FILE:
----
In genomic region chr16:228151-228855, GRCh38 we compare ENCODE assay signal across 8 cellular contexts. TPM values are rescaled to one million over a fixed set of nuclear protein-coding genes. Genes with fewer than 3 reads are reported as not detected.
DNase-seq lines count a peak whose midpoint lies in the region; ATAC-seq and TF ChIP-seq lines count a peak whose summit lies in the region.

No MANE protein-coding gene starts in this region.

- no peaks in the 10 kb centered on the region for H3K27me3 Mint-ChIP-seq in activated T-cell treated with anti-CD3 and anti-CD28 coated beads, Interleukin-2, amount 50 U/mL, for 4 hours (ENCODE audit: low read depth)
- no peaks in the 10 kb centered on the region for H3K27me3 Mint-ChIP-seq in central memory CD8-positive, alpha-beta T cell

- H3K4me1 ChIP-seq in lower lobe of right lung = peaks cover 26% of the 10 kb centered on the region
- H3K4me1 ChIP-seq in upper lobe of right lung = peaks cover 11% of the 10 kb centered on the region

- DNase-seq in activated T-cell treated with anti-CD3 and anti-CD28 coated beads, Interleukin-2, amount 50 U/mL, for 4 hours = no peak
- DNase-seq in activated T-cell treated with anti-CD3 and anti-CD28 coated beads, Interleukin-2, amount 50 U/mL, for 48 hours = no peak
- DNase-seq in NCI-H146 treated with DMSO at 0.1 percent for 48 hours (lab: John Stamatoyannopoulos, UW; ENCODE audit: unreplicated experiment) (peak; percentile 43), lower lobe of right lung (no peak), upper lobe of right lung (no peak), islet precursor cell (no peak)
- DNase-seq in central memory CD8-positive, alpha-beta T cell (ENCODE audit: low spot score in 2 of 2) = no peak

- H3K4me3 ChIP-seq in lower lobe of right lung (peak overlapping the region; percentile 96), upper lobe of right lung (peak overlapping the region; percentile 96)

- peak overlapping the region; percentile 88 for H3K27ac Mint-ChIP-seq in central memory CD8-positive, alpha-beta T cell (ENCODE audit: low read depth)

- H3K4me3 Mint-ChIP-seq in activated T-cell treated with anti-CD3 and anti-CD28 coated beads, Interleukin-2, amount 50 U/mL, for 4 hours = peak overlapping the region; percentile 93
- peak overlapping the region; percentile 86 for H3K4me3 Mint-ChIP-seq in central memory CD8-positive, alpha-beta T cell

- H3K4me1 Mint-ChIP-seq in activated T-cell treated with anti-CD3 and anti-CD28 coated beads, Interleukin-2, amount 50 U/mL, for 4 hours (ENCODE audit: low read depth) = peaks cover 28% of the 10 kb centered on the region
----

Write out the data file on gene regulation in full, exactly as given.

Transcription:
In genomic region chr16:228151-228855, GRCh38 we compare ENCODE assay signal across 8 cellular contexts. TPM values are rescaled to one million over a fixed set of nuclear protein-coding genes. Genes with fewer than 3 reads are reported as not detected.
DNase-seq lines count a peak whose midpoint lies in the region; ATAC-seq and TF ChIP-seq lines count a peak whose summit lies in the region.

No MANE protein-coding gene starts in this region.

- no peaks in the 10 kb centered on the region for H3K27me3 Mint-ChIP-seq in activated T-cell treated with anti-CD3 and anti-CD28 coated beads, Interleukin-2, amount 50 U/mL, for 4 hours (ENCODE audit: low read depth)
- no peaks in the 10 kb centered on the region for H3K27me3 Mint-ChIP-seq in central memory CD8-positive, alpha-beta T cell

- H3K4me1 ChIP-seq in lower lobe of right lung = peaks cover 26% of the 10 kb centered on the region
- H3K4me1 ChIP-seq in upper lobe of right lung = peaks cover 11% of the 10 kb centered on the region

- DNase-seq in activated T-cell treated with anti-CD3 and anti-CD28 coated beads, Interleukin-2, amount 50 U/mL, for 4 hours = no peak
- DNase-seq in activated T-cell treated with anti-CD3 and anti-CD28 coated beads, Interleukin-2, amount 50 U/mL, for 48 hours = no peak
- DNase-seq in NCI-H146 treated with DMSO at 0.1 percent for 48 hours (lab: John Stamatoyannopoulos, UW; ENCODE audit: unreplicated experiment) (peak; percentile 43), lower lobe of right lung (no peak), upper lobe of right lung (no peak), islet precursor cell (no peak)
- DNase-seq in central memory CD8-positive, alpha-beta T cell (ENCODE audit: low spot score in 2 of 2) = no peak

- H3K4me3 ChIP-seq in lower lobe of right lung (peak overlapping the region; percentile 96), upper lobe of right lung (peak overlapping the region; percentile 96)

- peak overlapping the region; percentile 88 for H3K27ac Mint-ChIP-seq in central memory CD8-positive, alpha-beta T cell (ENCODE audit: low read depth)

- H3K4me3 Mint-ChIP-seq in activated T-cell treated with anti-CD3 and anti-CD28 coated beads, Interleukin-2, amount 50 U/mL, for 4 hours = peak overlapping the region; percentile 93
- peak overlapping the region; percentile 86 for H3K4me3 Mint-ChIP-seq in central memory CD8-positive, alpha-beta T cell

- H3K4me1 Mint-ChIP-seq in activated T-cell treated with anti-CD3 and anti-CD28 coated beads, Interleukin-2, amount 50 U/mL, for 4 hours (ENCODE audit: low read depth) = peaks cover 28% of the 10 kb centered on the region